I don't often blog about industry related things. Sure I listen to what's abound in the industry when gossip arises, and I read all the what's hot, what's not lists and such... Some of it is helpful, some you have to take with a grain of salt and keep on writing.
Yesterday while the house was quiet, I logged on and went bookshopping. One of my favorite sites had a survey up, and you could take it to get a discount coupon for your purchase. Hey, hey, hey... I'm just the kinda girl they're looking for! I took the really short survey, but before I ever started, I was anticipating the questions about ebooks. Sure enough, they were on there. I answered them. If there were ebooks available by my favorite (print) authors, would I likely buy the ebooks. Truthfully, I probably wouldn't. I prefer my Christine Feehan, Sephira Giron, Stephen King, and JK Rowling in print.
A lot of people have claimed over the past few years, that ebooks have not hurt NY sales at all, and that it's a fad that will die out. If you've ever blog hopped authors, or editors, or industry pros, etc. you've probably come across this debate from time to time. However, yesterday, while doing this survey, I got to really thinking about it, and my last book purchases have all been online.
Come on, folks. If I bought 12 ebooks, that's 12 print books I didn't buy. Despite the sunny projections, some print publisher somewhere has got to be feeling the pinch in the wallet! And if not, why the hell would more and more mainstream publishers be considering launching ebooks? Don't tell me it's about keeping up with the times either, because ebooks have been around for 10 years or more now. If it was purely for the sake of being modern, I'm sure lots of companies would have jumped in on it years ago.
The thing is, it's not really about a print vs. ebook thing with me. I love books, and I love to read, so being a true reader - I like both. If I happen to come across a story I want to read and it's only in one format - okay. What am I gonna do? Not read the story?
Format has never played much of a role in my book choices. There are some books by my favorite authors, that I have waited for them to run to print before buying them, because I am notorious for going through computers - at least one every two years. It kills me when I lose downloads, whether they are music, pictures, whatever. These print purchased ebooks are stories I want to keep. Some of them I bought first in ebook format, and when they came out in print, I bought that too so I could put it on my keeper shelf.
I have to admit, 90% of books I buy come from companies that primarily epublish. There is a small section on my bedroom shelf that is dedicated to my favorite print paranormals - ones that have come out through NY based publishers alone. Beside that, there is a still smaller section for print horror novels. In the curio are my son's Harry Potter books. None of these books were chosen due to their format, and that's certainly not why they made it to my keeper shelf.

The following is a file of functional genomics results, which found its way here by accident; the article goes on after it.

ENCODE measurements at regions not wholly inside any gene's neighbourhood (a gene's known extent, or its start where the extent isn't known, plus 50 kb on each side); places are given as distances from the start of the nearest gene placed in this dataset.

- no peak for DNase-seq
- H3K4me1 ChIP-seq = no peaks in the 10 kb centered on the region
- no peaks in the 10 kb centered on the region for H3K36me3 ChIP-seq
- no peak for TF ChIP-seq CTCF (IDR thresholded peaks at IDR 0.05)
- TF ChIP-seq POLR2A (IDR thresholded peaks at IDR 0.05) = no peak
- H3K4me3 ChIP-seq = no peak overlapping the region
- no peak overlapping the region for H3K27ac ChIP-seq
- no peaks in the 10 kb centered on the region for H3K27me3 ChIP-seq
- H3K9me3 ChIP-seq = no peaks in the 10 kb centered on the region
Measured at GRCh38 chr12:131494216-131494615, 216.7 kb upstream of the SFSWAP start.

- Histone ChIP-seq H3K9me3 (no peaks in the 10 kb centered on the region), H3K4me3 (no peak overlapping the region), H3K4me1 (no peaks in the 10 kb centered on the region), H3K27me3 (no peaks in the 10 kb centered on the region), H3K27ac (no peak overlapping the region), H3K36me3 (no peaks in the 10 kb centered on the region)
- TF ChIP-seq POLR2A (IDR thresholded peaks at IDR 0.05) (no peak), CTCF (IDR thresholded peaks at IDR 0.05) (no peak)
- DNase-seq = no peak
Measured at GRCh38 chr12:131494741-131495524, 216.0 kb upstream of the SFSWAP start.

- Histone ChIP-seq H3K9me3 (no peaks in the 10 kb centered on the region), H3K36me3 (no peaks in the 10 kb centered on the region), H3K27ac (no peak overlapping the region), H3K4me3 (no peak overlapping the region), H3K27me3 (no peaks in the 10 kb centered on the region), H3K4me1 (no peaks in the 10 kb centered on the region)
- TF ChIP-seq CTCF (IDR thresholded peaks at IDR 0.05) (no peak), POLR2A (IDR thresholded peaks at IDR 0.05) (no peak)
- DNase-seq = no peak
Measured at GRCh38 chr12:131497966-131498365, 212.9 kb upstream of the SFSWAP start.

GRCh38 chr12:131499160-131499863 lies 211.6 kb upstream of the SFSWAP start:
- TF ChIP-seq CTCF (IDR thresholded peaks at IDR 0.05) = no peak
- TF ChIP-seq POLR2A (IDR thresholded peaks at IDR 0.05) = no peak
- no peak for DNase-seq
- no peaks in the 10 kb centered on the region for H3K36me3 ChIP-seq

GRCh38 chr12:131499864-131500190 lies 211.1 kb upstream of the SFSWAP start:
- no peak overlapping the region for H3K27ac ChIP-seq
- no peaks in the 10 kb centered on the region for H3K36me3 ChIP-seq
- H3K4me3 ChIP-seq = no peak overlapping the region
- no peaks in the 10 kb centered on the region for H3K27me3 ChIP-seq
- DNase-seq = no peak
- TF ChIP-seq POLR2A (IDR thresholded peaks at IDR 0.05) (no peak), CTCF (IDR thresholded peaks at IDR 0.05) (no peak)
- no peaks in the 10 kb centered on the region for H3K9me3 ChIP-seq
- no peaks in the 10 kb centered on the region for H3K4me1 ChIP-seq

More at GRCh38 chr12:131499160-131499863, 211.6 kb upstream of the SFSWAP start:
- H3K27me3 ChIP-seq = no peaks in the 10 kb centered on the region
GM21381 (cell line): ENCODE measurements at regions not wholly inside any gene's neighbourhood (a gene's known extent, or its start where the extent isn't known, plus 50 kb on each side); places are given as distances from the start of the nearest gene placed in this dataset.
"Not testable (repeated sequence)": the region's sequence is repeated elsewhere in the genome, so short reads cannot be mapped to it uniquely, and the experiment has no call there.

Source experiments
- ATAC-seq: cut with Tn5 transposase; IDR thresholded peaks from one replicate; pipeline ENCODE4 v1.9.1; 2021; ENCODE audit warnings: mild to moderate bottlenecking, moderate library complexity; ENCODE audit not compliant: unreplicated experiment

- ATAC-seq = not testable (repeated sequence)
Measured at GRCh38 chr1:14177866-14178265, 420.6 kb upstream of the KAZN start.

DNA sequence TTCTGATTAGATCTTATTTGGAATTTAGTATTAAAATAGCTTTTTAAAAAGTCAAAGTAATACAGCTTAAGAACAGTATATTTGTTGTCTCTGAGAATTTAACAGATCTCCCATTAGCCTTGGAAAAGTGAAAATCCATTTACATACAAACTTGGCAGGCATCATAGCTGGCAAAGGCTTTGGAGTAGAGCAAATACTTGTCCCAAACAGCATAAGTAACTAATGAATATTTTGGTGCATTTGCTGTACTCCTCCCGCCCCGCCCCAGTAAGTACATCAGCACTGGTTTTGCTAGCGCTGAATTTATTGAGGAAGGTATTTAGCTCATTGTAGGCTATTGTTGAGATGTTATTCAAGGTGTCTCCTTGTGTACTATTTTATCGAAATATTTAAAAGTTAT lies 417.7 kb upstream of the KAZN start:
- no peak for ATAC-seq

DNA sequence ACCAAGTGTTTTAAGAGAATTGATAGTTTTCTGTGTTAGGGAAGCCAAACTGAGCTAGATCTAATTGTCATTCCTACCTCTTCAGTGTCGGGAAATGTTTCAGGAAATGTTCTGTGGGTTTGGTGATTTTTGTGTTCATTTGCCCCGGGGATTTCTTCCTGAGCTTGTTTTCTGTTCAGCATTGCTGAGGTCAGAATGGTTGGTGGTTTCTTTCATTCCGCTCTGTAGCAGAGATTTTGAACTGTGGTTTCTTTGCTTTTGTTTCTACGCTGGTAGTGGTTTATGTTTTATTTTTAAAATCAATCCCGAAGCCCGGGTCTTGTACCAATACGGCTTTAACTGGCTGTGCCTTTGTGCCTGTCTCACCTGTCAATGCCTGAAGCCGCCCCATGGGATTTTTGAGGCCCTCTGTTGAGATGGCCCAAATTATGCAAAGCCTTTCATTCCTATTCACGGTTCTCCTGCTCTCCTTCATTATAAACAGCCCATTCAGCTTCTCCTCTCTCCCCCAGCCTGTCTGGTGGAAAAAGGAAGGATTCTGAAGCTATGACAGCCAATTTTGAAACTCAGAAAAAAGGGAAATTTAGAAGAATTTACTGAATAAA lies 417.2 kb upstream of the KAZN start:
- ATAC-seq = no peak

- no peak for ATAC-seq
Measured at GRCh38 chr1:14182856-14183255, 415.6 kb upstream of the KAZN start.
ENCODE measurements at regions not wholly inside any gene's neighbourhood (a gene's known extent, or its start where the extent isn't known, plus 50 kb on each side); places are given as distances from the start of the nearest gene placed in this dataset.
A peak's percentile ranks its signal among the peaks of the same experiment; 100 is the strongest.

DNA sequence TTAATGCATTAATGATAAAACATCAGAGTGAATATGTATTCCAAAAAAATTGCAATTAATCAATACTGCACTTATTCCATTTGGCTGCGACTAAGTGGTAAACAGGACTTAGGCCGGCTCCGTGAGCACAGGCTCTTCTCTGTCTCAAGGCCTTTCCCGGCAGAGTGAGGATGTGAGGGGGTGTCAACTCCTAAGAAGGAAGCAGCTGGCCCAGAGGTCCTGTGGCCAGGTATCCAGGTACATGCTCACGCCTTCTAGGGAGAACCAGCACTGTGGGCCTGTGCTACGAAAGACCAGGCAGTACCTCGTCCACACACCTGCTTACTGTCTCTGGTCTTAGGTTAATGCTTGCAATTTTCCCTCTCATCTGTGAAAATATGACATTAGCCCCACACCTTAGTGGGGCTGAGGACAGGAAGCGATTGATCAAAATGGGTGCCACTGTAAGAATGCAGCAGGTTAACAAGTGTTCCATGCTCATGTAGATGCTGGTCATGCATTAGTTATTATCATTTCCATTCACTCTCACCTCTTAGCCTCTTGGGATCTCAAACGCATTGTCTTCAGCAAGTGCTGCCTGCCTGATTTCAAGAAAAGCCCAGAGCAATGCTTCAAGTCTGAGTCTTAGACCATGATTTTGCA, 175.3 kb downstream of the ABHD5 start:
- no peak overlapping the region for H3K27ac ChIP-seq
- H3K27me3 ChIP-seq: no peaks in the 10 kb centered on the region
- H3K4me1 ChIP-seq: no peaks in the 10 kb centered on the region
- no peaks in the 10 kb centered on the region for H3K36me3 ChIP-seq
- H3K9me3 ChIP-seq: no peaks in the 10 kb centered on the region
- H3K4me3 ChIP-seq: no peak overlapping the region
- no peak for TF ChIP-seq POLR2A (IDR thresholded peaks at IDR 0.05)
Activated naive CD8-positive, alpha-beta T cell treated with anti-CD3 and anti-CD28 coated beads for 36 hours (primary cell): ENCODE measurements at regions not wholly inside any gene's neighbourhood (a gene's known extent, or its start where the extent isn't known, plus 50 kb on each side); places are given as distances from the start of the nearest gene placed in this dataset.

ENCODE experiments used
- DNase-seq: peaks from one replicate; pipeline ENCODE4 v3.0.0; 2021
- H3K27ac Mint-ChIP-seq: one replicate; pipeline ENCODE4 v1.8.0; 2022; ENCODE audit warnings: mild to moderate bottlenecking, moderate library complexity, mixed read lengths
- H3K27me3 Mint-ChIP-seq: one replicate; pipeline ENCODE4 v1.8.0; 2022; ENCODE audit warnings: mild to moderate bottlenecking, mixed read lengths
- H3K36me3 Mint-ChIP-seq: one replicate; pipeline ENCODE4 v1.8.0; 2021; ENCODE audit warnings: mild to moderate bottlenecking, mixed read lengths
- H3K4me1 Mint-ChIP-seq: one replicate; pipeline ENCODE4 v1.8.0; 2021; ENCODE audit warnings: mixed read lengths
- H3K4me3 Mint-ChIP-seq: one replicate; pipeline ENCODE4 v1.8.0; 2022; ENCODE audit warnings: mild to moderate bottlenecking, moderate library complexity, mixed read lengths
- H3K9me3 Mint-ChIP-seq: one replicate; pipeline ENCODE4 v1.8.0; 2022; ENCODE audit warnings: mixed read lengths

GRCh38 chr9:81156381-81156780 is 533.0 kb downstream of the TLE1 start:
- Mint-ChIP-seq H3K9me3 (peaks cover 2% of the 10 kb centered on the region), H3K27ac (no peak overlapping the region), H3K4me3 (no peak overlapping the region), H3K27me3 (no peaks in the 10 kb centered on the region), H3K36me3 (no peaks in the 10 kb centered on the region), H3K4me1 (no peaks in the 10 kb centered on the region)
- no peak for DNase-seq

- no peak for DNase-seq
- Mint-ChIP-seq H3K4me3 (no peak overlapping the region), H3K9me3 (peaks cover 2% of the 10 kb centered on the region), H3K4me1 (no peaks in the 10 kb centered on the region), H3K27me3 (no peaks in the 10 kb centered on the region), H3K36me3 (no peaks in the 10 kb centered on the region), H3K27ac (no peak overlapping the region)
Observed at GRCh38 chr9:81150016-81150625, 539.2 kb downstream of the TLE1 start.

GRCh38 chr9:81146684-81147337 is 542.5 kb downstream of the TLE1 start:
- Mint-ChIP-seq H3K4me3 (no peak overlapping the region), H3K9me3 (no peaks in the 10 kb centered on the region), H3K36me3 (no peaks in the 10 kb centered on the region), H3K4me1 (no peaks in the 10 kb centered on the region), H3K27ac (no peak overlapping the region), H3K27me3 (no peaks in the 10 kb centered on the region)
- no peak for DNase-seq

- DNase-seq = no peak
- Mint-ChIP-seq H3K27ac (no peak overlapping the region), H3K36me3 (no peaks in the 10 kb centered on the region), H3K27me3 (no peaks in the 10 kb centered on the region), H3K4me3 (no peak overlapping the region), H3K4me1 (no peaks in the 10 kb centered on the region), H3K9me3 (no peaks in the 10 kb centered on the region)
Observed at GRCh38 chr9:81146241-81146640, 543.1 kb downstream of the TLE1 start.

It's about the story elements. What am I looking for in a story, and where can I get that in a book? I prefer my books fast paced, a bit on the smutty side, and with either enough dark atmosphere to draw me in, or enough kick ass action to keep me glued. For a long time I only read futuristics, and the only place to get them was online. The genre is still primarily an ebook thing, and I admit not all of the ones I've purchased have the same quality as a mass market book, but the truth is I'm okay with that. As long as the grammar isn't too far out of whack, and the book isn't filled with typos, I feel I can get what I paid for out of that book.
I guess what I'm really leading up to is this: Enough about format. And surveys about format. Print publishers are clearly missing the point. Those surveys never have the questions that really should be on there: Why have you stopped reading our books? Is it because the stories are dry, recycled, and boring? Is it because you prefer something we don't publish? Do you not buy because our books are only available in print? If so, should we start selling ebooks of the same dry, recycled, boring stories that you don't want to buy in print?
A publisher can't sell me on format. Someone needs to add that to a survey, because clearly the marketing interest isn't about the books themselves, or about variety found among books these days - it's about how they're packaged. Someone needs to tell the higher ups that we readers consume the meat of the story, not what they're wrapped in!
If only they'd had a section on that survey where I could've jotted that down!